Mutagenising phosphorylation sites
drm21 at mole.bio.cam.ac.uk
Tue Aug 1 09:15:14 EST 1995
I wonder if someone out there could give me some advice about mutagenising
Serine residues suspected of being phosphorylation sites.
As far as I can gather, it is common to change the Serine to an Alanine to
mimic the always-unphosphorylated state, and to an Aspartate to mimic
Is this correct? Does anyone know why this is done rather than Serine->
Cysteine, which should be both unphosphorylatable and (presumably - I'm
not a great chemist) more chemically similar to Serine? (This is an
intracellular protein, so formation of disulfide bonds shouldn't be a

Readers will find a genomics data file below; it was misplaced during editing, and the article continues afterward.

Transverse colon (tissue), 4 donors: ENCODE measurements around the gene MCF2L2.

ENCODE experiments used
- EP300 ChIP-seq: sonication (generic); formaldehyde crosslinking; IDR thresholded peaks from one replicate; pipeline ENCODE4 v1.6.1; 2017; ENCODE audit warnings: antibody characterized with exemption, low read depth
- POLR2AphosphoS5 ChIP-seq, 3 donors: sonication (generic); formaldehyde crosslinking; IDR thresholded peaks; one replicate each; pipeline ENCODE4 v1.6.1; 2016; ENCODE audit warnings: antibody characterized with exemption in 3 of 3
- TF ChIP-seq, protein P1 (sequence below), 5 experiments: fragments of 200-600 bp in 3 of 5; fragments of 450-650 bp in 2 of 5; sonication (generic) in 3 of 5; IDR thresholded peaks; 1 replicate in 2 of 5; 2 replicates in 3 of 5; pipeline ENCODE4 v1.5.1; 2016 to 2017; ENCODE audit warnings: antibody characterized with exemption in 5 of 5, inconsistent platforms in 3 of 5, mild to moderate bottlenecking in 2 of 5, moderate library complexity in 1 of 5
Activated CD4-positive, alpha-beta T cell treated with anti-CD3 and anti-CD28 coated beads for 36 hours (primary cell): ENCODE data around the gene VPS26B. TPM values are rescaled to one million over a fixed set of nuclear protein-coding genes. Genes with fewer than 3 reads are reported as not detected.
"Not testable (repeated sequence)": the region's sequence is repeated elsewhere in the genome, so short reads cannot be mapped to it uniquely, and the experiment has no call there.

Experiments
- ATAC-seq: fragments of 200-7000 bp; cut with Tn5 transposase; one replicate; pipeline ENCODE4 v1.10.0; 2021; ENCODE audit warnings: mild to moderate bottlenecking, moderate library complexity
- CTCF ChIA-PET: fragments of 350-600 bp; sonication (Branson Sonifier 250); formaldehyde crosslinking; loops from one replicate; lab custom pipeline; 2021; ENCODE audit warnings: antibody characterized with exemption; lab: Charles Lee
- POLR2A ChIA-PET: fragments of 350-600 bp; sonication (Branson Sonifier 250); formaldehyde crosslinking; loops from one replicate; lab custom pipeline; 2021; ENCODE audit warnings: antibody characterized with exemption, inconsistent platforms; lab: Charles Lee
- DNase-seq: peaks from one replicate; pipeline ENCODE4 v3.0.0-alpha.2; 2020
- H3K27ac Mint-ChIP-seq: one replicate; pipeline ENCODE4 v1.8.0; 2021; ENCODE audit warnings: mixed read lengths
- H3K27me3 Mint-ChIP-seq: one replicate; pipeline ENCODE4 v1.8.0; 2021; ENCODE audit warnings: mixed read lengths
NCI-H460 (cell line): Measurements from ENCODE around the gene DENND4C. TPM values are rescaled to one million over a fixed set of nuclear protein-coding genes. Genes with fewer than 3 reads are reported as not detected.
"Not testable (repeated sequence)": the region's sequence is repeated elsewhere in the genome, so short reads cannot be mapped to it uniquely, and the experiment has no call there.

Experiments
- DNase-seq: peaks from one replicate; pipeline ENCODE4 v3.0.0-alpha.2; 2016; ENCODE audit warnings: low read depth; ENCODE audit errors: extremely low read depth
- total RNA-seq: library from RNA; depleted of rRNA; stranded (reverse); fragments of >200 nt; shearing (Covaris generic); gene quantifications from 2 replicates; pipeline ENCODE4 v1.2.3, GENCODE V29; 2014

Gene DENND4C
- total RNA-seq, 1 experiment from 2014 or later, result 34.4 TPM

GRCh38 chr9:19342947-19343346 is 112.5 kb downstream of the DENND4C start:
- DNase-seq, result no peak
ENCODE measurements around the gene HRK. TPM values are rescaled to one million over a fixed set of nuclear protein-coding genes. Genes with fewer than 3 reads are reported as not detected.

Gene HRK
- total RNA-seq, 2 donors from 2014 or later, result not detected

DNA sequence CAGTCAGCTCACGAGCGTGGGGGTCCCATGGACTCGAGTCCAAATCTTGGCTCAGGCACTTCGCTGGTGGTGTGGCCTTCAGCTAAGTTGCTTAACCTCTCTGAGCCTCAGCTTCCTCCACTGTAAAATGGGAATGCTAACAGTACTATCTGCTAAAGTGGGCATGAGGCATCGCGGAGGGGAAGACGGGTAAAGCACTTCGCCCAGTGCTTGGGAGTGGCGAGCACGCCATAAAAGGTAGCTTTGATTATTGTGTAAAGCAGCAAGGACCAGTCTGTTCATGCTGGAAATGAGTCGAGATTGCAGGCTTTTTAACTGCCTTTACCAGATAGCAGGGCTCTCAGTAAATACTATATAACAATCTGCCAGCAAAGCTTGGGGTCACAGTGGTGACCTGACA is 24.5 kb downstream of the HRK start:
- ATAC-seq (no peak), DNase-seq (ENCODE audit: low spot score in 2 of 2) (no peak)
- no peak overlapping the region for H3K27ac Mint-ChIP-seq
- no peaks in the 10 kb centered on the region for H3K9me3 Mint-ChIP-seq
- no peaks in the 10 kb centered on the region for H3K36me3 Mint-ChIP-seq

Similarly, a naive look at the structures of phosphoserine, aspartate and
glutamate suggest to me that glutamate is more like phosphoserine than
aspartate is. Am I mistaken?
Any guidance on why Ala and Asp should be used instead of Cys and Glu (or vice
versa) would be much appreciated.
Thanks for any help!
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